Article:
The two barracks in Ward 14 were segregated politically, more by voluntary action than by the jailers who had assigned our barracks. One was the RSS-Jan Sangh barrack (yes, there were people—though few—in the Jan Sangh who did not identify as RSS), and the other was a very mixed bag: everyone who was not RSS-Jana Sangh. It consisted of the Jamaat-e-Islami, different shades of the left, including socialists, and those with no particular political affiliation, picked up by the police dragnet. They included Mam Chand, a newspaper vendor in Connaught Place, who stocked—as he told me—both the RSS mouthpiece, Organiser, and CPI(M)’s weekly, Peoples Democracy. Funnily enough, the paper for stocking which he was actually arrested was not one of these ‘subversive’ papers but Piloo Mody’s English weekly, March of the Nation, which could hardly be called subversive.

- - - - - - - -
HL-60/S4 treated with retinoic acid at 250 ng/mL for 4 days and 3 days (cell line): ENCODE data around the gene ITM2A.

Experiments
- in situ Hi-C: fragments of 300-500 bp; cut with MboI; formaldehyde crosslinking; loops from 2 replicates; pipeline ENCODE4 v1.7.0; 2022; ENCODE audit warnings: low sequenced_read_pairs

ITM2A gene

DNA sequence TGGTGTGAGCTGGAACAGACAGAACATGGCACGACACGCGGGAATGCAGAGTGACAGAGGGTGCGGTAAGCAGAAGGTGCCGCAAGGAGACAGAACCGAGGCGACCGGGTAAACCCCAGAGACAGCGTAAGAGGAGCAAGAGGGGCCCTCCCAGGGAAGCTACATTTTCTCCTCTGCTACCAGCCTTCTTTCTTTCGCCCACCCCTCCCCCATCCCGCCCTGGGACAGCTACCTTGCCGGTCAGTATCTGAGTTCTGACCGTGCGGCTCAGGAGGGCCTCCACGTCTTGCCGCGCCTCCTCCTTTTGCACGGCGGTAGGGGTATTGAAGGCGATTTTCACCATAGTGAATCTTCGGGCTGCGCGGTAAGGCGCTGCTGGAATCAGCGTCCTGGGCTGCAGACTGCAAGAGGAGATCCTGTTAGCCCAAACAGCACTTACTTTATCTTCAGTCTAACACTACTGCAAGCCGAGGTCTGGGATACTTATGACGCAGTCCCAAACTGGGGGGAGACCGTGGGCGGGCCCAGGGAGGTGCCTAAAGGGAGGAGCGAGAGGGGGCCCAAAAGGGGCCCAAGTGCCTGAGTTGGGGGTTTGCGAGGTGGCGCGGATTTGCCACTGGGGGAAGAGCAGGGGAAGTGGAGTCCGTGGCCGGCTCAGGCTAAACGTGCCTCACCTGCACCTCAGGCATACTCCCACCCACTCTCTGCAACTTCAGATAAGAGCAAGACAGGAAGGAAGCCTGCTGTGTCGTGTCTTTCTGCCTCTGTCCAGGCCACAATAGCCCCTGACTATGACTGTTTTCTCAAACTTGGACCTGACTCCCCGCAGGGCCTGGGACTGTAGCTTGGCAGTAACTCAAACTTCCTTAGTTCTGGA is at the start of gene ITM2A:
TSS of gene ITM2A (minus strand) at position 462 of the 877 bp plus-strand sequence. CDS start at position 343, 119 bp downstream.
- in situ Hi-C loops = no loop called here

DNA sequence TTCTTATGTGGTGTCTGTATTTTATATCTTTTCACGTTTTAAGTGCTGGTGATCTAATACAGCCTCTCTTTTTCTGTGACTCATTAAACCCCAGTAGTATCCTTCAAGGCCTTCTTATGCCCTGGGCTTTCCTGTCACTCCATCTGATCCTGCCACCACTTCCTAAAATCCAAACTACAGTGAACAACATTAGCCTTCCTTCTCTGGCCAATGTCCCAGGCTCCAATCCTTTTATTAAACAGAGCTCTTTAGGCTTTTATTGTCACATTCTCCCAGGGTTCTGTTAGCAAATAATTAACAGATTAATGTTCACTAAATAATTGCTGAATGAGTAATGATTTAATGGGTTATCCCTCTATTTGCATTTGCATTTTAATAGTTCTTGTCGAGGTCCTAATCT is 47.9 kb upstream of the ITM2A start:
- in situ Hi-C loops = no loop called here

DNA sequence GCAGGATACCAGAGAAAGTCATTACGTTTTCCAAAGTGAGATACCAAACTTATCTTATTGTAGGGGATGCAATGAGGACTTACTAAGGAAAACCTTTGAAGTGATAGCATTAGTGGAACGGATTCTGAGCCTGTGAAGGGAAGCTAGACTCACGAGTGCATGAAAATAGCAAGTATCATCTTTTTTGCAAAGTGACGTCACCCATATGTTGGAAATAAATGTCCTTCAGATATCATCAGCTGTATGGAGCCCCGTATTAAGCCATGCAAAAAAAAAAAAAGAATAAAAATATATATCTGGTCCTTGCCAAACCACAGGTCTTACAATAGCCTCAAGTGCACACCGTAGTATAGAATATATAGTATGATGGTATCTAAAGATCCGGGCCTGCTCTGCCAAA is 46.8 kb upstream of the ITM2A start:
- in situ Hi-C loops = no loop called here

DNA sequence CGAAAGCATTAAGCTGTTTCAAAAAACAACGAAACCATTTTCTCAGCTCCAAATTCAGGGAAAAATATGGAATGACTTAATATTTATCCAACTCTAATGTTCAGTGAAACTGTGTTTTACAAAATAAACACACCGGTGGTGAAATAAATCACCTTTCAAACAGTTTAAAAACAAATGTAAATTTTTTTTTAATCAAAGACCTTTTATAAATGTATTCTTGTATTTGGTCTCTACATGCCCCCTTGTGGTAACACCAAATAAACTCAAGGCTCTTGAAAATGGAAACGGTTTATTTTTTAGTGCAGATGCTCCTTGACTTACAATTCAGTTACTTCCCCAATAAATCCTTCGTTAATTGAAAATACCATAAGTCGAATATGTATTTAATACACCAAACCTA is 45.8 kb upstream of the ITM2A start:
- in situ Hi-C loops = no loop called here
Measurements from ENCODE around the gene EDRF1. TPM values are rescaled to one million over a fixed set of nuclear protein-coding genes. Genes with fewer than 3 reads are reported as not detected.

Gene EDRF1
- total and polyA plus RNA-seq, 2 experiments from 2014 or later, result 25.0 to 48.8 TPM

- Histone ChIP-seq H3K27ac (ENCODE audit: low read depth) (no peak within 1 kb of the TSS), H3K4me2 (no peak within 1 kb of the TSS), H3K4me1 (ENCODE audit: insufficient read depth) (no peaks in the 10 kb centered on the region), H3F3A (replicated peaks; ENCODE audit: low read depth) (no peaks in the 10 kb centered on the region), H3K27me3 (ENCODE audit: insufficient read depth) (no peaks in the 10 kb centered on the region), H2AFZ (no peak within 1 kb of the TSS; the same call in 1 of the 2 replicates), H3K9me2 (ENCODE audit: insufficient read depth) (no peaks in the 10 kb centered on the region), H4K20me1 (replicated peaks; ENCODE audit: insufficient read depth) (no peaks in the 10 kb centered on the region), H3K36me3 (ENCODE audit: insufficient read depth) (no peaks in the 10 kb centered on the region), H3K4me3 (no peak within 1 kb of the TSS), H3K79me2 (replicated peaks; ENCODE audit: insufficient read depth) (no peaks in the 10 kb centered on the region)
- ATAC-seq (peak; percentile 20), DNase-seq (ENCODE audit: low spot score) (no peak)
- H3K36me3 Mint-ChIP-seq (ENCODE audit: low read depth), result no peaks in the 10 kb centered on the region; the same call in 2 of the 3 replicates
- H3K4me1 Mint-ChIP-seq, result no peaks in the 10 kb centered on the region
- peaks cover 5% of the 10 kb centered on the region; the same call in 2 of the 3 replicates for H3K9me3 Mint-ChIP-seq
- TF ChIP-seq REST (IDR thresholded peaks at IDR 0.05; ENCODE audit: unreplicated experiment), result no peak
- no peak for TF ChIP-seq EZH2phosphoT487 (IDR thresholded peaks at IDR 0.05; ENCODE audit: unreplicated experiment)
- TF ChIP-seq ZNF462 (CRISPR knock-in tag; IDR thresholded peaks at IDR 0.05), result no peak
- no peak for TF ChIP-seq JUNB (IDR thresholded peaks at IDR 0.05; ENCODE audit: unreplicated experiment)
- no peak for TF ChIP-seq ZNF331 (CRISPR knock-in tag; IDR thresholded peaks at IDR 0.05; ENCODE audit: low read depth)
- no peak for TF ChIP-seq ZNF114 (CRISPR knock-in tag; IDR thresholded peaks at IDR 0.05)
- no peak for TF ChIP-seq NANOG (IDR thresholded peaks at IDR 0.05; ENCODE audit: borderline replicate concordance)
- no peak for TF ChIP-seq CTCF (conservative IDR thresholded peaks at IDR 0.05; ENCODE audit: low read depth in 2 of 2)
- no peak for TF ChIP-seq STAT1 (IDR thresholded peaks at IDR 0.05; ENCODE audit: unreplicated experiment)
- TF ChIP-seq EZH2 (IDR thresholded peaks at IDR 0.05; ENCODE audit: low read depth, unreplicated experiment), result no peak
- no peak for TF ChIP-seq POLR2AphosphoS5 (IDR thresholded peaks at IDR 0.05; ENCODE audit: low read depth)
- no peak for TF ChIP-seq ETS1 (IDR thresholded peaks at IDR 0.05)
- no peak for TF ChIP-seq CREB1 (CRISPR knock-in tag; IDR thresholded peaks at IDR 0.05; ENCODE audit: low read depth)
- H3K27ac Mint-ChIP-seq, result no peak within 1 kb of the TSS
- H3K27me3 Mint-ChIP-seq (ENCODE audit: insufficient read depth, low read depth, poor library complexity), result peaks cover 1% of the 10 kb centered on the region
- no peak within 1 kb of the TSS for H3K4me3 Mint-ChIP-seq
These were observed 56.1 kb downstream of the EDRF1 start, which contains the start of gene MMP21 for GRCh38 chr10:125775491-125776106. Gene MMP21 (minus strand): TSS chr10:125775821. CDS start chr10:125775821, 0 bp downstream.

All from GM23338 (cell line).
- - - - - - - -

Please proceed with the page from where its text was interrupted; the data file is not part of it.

Mam Chand’s story figures in the Shah Commission Report, as he, a sole breadwinner with nine children, was arrested because of a complaint by Arjun Das, a municipal councillor in Delhi and one of Sanjay Gandhi’s hangers-on. The authorities admitted they had not read the ‘subversive’ literature discovered in his stall but signed the MISA order against him under instructions from the ‘PM’s house’. Putting a newspaper vendor behind bars was possibly a warning to others not to keep any papers or magazines critical of the government.
Ward 14 housed some important prisoners: Nanaji Deshmukh, Kanwar Lal Gupta, Arun Jaitley and Murali Manohar Prasad Singh. Later, DP Tripathi, the JNU Students Union president, joined us in the ward. Nanaji, a key RSS functionary, was the de facto second in command of Jayaprakash Narayan’s Total Revolution movement, a position JP made official at the Ram Lila Maidan rally of 25 June 1975, in which he declared Nanaji secretary of the Lok Sangharsh Samiti. This was also the rally at which JP asked government officials and the military not to obey ‘illegal and immoral orders’ of the government, providing Mrs Gandhi with an opportunity to claim that he was openly promoting sedition.